Evolving Oregon recreational or medical marijuana possession or use laws

New state marijuana laws are detailed and complex.

Oregon's evolving marijuana- and cannabis-related laws are currently in a dynamic state of flux. The laws and regulations are literally changing on a day-to-day basis. This article briefly outlines current recreational and medical possession and use laws only and does not cover those concerning commercial production and distribution of marijuana products.

Personal use of marijuana and marijuana products

Adults 21 and older in Oregon, regardless of whether they reside in the state or are just visiting, may possess up to one ounce of marijuana. However, marijuana may not be smoked or otherwise consumed in public places or in public view.

Adults, again residents or visitors, may lawfully purchase the following products from any licensed marijuana dispensary offering sales to the public:

  • Up to 7 grams of marijuana dried flowers (buds)
  • One edible containing no more than 15 mg of THC
  • One prefilled extract receptacle containing no more than 1 gram of THC extract (oil etc.)
  • Topical balms, rubs or oils that contain less than 6 percent THC

Personal use cultivation of marijuana

Adults 21 and older in Oregon may lawfully grow in or at their residence, outside the view of the public, up to four plants per household. In this regard, they may also possess the following amounts of marijuana and/or marijuana products:

  • No more than eight ounces of dried flowers (buds)
  • No more than 72 ounces of liquids infused with THC or cannabis
  • No more than 16 ounces of solid goods (edibles) infused with THC or cannabis
  • No more than 1 ounce of cannabis extract oil

Medical use: Patients/caregivers/growers

Any adult, whether a resident or visitor, may participate in Oregon's Medical Marijuana Program. To qualify, one must first be diagnosed by a physician with a recognized debilitating medical condition. The individual must then register with the Oregon Health Authority and obtain the provided Registry Identification Card. Once registered as a patient, an individual may:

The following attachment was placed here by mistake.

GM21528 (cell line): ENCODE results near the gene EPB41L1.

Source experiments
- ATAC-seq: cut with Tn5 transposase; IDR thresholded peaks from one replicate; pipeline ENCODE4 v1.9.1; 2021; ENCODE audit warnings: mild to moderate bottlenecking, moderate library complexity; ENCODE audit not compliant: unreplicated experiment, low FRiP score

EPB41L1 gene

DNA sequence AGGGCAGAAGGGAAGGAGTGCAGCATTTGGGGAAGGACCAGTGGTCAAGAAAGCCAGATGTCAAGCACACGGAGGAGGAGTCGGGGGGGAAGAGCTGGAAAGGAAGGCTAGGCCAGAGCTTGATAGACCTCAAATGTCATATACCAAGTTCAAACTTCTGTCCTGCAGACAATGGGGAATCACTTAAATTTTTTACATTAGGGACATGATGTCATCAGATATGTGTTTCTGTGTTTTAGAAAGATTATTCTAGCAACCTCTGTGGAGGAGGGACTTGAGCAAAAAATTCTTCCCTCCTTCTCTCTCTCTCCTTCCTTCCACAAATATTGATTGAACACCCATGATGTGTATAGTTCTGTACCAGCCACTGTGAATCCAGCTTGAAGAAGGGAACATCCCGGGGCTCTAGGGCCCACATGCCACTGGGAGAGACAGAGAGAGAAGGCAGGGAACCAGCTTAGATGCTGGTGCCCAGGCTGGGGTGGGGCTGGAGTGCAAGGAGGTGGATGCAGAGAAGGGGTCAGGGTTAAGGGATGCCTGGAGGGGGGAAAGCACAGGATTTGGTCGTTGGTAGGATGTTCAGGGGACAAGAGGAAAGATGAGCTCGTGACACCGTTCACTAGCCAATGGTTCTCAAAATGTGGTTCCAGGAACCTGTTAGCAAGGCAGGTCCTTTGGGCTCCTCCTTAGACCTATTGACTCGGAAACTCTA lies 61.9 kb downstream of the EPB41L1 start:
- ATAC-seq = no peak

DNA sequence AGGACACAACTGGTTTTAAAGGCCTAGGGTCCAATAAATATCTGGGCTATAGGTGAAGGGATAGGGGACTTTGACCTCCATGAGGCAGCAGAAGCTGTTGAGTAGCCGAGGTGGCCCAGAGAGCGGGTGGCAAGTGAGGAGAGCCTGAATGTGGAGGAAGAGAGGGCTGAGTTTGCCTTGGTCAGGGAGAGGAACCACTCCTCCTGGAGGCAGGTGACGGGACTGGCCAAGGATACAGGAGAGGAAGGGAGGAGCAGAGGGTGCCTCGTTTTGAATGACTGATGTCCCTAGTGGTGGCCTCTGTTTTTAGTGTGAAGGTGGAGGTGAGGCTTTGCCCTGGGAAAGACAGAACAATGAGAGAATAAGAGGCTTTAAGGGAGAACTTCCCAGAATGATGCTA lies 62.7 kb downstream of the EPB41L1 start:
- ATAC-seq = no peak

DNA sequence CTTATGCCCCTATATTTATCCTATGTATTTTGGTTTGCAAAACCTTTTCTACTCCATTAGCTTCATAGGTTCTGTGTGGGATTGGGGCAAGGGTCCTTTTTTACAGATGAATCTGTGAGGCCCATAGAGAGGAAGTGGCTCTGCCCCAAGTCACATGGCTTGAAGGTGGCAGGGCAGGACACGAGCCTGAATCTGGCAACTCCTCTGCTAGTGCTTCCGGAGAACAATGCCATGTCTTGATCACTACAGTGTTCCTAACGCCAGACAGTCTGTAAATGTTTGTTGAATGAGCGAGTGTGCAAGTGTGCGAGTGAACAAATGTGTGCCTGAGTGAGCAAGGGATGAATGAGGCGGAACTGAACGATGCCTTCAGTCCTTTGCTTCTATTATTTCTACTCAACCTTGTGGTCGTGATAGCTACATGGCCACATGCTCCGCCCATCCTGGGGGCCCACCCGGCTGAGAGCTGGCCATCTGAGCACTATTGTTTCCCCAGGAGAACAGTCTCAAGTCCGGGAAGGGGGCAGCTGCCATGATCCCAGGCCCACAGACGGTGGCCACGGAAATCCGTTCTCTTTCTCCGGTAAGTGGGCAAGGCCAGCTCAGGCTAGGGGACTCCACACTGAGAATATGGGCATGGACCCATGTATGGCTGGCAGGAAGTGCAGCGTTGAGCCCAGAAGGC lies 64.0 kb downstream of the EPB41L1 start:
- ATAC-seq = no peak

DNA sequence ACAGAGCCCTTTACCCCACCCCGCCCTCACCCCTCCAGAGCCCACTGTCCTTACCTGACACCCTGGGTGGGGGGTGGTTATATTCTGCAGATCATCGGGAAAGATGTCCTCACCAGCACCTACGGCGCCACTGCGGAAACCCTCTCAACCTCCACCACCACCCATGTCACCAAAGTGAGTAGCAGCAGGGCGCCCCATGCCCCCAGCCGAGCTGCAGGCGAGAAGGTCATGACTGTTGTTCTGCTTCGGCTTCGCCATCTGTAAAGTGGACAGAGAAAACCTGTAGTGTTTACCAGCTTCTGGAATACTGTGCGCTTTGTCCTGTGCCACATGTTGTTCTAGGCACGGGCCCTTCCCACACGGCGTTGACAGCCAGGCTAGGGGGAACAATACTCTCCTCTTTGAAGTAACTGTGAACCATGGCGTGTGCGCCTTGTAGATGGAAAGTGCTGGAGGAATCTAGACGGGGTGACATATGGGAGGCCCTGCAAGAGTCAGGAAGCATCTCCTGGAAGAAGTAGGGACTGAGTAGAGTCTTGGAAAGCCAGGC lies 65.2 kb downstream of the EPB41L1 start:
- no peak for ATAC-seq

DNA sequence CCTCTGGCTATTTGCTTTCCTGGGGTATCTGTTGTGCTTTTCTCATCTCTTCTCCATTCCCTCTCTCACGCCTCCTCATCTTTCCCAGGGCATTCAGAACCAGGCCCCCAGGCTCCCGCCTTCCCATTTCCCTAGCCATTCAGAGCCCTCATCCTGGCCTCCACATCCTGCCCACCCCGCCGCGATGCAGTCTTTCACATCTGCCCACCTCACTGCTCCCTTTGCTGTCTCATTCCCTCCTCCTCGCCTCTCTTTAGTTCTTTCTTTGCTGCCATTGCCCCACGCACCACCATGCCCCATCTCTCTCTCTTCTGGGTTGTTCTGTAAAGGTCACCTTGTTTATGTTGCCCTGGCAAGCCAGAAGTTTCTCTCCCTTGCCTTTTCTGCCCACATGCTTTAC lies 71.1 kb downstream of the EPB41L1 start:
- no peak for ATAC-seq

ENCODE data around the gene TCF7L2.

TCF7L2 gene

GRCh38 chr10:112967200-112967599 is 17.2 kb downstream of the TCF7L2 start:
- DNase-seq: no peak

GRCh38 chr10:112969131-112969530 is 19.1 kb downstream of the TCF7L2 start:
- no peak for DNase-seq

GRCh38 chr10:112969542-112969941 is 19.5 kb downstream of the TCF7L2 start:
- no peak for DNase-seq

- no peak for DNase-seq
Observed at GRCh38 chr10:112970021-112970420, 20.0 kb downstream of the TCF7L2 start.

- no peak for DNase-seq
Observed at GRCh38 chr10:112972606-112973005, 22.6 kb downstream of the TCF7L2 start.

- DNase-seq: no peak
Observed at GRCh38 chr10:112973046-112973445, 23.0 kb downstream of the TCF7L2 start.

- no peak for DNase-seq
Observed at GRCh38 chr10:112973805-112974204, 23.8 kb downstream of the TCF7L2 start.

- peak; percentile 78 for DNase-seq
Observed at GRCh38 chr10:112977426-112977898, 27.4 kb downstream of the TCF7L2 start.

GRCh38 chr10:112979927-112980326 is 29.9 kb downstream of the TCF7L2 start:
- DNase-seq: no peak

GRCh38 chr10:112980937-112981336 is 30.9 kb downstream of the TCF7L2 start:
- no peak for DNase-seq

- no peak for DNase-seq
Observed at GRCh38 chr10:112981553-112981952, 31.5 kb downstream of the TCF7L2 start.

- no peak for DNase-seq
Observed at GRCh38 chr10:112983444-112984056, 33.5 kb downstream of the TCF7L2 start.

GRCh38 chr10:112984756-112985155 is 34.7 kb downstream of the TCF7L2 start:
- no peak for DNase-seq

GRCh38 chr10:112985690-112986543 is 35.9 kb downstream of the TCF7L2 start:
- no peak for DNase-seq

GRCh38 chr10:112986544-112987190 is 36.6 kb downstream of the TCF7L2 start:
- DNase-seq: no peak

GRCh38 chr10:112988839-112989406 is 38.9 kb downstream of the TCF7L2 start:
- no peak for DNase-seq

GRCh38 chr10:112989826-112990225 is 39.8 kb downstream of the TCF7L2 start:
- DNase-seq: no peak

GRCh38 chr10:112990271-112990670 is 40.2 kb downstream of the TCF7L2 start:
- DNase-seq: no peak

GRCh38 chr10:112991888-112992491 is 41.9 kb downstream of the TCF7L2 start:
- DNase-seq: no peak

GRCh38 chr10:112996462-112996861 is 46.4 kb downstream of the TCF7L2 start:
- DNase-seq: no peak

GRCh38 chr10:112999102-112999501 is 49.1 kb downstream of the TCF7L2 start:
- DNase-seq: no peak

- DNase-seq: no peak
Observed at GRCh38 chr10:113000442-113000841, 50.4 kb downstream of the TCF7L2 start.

• Possess up to 6 mature marijuana plants
  • Possess any number of immature marijuana plants, seedlings or seeds
  • Designate a person or persons as the patient's Caregiver and Grower.

A Patient, their Caregiver, and their Grower may together possess up to a total of 24 ounces of "usable" marijuana (including "hash"). All of this marijuana belongs legally to the patient or the grower.

A Grower may grow for up to four patients

Marijuana grow sites are limited in size depending on their location. Urban gardens in residential areas may contain no more than 12 plants, unless the specific garden had more plants (up to 24) registered at that location prior to January 2015. Gardens in nonurban residential locations may contain no more than 48 plants, unless more were registered (up to 96) at that location prior to January 2015.

Growsites must now also comply with a registration and reporting process managed by the Oregon Health Authority.

Marijuana remains illegal under federal law

All Marijuana possession, cultivation and distribution remain illegal under federal law. While it is currently the policy of the federal government to allow individuals to participate in both the recreational and medical marijuana programs of enacting states, this is just a policy. People continue to be prosecuted for the possession and distribution of small amounts of marijuana occurring on federal property within the state of Oregon. Also individuals involved in larger scale marijuana operations both recreational and medical have and will continue to raise the suspicions of federal law enforcement personnel. There is a pervasive belief held by local federal law enforcement that a significant portion of the total marijuana and marijuana products cultivated or produced in Oregon are being unlawfully diverted out of state.

Facing marijuana crimes in Oregon

While both state and federal prosecutions for simple possession, distribution and cultivation of relatively small amounts of marijuana are certainly diminished, both the federal and state governments are still aggressively pursuing larger players in the recreational and medical marijuana marketplaces. Such persons are often the target of covert surveillance and investigation of which they may never be aware. Federal authorities suspect many larger players in the system are diverting otherwise lawfully produced marijuana and marijuana products to more lucrative and illegal out-of-state markets. So while everyone can feel relatively at ease strolling into a licensed dispensary and lawfully purchasing personal use amounts, or growing a little of their own at home, anyone contemplating getting involved in possessing, growing or distributing marijuana or marijuana products should first consult a competent attorney.


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